It’s a strange feeling.  These are very, very strange times – such terrible things are going on, especially in Italy and Spain, and yet, because of it, everything’s suddenly so peaceful and so natural … like it was for our seven “pilgrims” in the wilds of rural Serbia, to get back to the point.

This was scheduled to coincide with the run-up to Easter, Passover and Ramadan, but I think we’re all feeling rather more like hermits than pilgrims at the moment.  Life doesn’t half throw curveballs sometimes, and this is a pretty major one!   Unlike the Santiago de Compostela series and the Rome series, this is following a route which isn’t a historical pilgrimage trail, and in fact is the route which Ottoman armies took on their attempts to conquer Vienna.  It’s now been “repurposed” as the Sultan’s Trail, and the idea is to walk it in reverse, from St Stephen’s Cathedral in Vienna to the Sulemaniye Mosque in Istanbul, and to see it as a path of peace and a meeting point for all religions.

NB – it’s actually called “the Sultans Trail”, the Sultan being Suleiman the Magnificent, a familiar figure to those of us who did the Tudor period for A-level, but it just looks all wrong with no apostrophe!  Our gang are only going from Belgrade to Istanbul, but that’s OK because it means that most of their religious stop-offs will be Orthodox.  I like Orthodox churches.  Shame about the lack of seats, but they have nice music and lots of nice gold iconostases.  In the first episode, we saw the wonderful 15th century Manasija Monastery, one of the most important cultural sites in Serbia, and we also saw the gang join in a “slava”, a celebration of a saint’s day, in Nis. I’d rather have seen a traditional, historical pilgrimage route,  but I’m still  am enjoying this. We don’t get to see much of the Balkans on British TV.

We also saw the Crveni Krst Second World War concentration camp outside Nis, a reminder of some of the horrors of modern history.

As far as the “celebs” go … well, I’m familiar with Edwina Currie, Adrian Chiles and Fatima Whitbread, and I’d heard of Dom Joly, but I have to admit that I’d never heard of Mim Shaikh, Amar Latif or Pauline McLynn before.  Sorry, folks!  Amar is amazing, though.  He’s been blind since he was 18, but he’s still travelled the world.  They’re from different backgrounds, with different views on faith/religion, and it’s been interesting to hear what they’ve had to say.  I think the people in the first two series opened up more, but this was only the first episode.  What we were seeing was more interesting than what we were hearing, though – some of the most fascinating historical and cultural sites of Serbia, and the glorious, open countryside. There were even lots of fruit trees, in some of the less remote areas.  I love fruit trees.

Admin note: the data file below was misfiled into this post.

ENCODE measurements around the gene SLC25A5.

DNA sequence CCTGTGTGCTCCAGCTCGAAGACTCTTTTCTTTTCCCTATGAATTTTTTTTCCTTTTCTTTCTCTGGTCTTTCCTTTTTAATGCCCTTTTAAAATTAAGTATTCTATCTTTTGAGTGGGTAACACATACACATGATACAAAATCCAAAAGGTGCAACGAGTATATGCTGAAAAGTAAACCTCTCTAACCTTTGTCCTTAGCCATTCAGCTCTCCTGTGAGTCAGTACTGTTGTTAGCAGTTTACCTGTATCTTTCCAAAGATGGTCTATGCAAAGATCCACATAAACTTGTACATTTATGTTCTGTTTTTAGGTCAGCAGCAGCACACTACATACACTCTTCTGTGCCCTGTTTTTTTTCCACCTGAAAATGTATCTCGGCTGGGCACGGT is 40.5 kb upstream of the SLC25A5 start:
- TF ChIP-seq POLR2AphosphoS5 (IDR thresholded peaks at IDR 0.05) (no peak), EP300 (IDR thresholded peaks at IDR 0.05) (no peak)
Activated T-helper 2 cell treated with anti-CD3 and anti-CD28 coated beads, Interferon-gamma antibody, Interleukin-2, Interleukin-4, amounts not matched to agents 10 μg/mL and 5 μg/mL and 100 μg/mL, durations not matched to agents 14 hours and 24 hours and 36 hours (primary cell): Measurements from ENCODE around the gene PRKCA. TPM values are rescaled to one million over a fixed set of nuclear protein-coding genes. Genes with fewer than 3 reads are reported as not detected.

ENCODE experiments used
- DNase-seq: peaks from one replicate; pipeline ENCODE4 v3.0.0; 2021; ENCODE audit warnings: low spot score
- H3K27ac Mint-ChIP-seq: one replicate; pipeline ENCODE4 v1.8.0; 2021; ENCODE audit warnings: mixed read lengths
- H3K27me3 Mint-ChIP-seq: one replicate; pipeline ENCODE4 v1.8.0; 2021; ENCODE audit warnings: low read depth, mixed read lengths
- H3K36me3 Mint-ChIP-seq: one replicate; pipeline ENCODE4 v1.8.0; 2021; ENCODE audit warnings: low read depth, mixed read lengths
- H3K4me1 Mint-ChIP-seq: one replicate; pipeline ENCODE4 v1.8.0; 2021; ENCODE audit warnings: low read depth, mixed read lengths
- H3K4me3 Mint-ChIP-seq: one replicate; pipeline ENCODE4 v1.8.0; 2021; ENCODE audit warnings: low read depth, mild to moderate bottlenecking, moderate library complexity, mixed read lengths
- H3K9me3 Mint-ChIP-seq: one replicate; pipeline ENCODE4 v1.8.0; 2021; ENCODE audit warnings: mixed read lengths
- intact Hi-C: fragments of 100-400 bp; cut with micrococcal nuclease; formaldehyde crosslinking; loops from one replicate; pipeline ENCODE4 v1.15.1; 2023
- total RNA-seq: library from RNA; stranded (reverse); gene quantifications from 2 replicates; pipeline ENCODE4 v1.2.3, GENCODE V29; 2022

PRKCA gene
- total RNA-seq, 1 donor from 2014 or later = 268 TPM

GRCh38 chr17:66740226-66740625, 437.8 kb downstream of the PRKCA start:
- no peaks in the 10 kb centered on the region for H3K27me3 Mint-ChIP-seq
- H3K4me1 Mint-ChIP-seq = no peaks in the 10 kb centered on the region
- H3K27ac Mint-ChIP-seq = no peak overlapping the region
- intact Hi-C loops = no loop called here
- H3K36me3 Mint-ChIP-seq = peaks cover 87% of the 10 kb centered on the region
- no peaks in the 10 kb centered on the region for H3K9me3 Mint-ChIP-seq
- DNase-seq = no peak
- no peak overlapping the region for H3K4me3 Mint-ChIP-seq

Don’t get me wrong, I love cities, especially my city, but the noise and the traffic and the crowds can get a bit much.  It was interesting to see Dom Joly walk out of the church in Nis, saying that he found the crowds and the noise overwhelming and wanted to be outside.  We’re only allowed out once a day at the moment, and I am trying so hard to make the most of that.  I’m very sad that I won’t be seeing Grasmere, Windermere, Coniston, Chirk Castle and Biddulph Grange during daffodil season this year, but I’m so very grateful to have our lovely park within walking distance, and, even just in my own garden, I’m really feeling quite close to nature during this strange, quiet, time out from normality.  Wherever you are, if you’re reading this, thank you, and I hope you’re also finding a way to find some peace in these troubled times. Stay safe and well xxx.

I am so sorry if anyone’s had three notifications of this post – I had problems getting the picture to display on the Facebook link and had to keep redoing it!  Sorry!!

Pilgrimage: the Road to Rome – BBC 2

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Wouldn’t it be wonderful to have the time and opportunity to get away from it all for a few weeks and travel along a historic route, dating back well over a thousand years, through the glorious Swiss Alps and beautiful Northern and Central Italy, in blessed peace and quiet?  OK, OK, I’d end up whingeing about the heat, the insects and the lack of proper sanitation, not to mention any walking uphill, but I still love the idea of it.  Like last year’s series about the Camino to Santiago de Compostela, this is following a group of minor celebs, with different backgrounds and beliefs, along a traditional pilgrimage route, this time the Via Francigena (“French/Frankish Way” – it doesn’t sound nearly as good in English!) from Martigny (near Verbier) to the Vatican City.  Featuring St Bernard dogs, thermal baths and wine.

The Via Francigena actually starts from Canterbury, but I suppose that would have taken too long!   They’re using various modes of transport, but the last 100 km (just over 60 miles), from Viterbo to Rome is being done on foot.  And the “pilgrims” involved are Stephen K Amos, Mehreen Baig, Katy Brand, Brendan Cole, Les Dennis, Lesley Joseph, Greg Rutherford and Dana Scallon.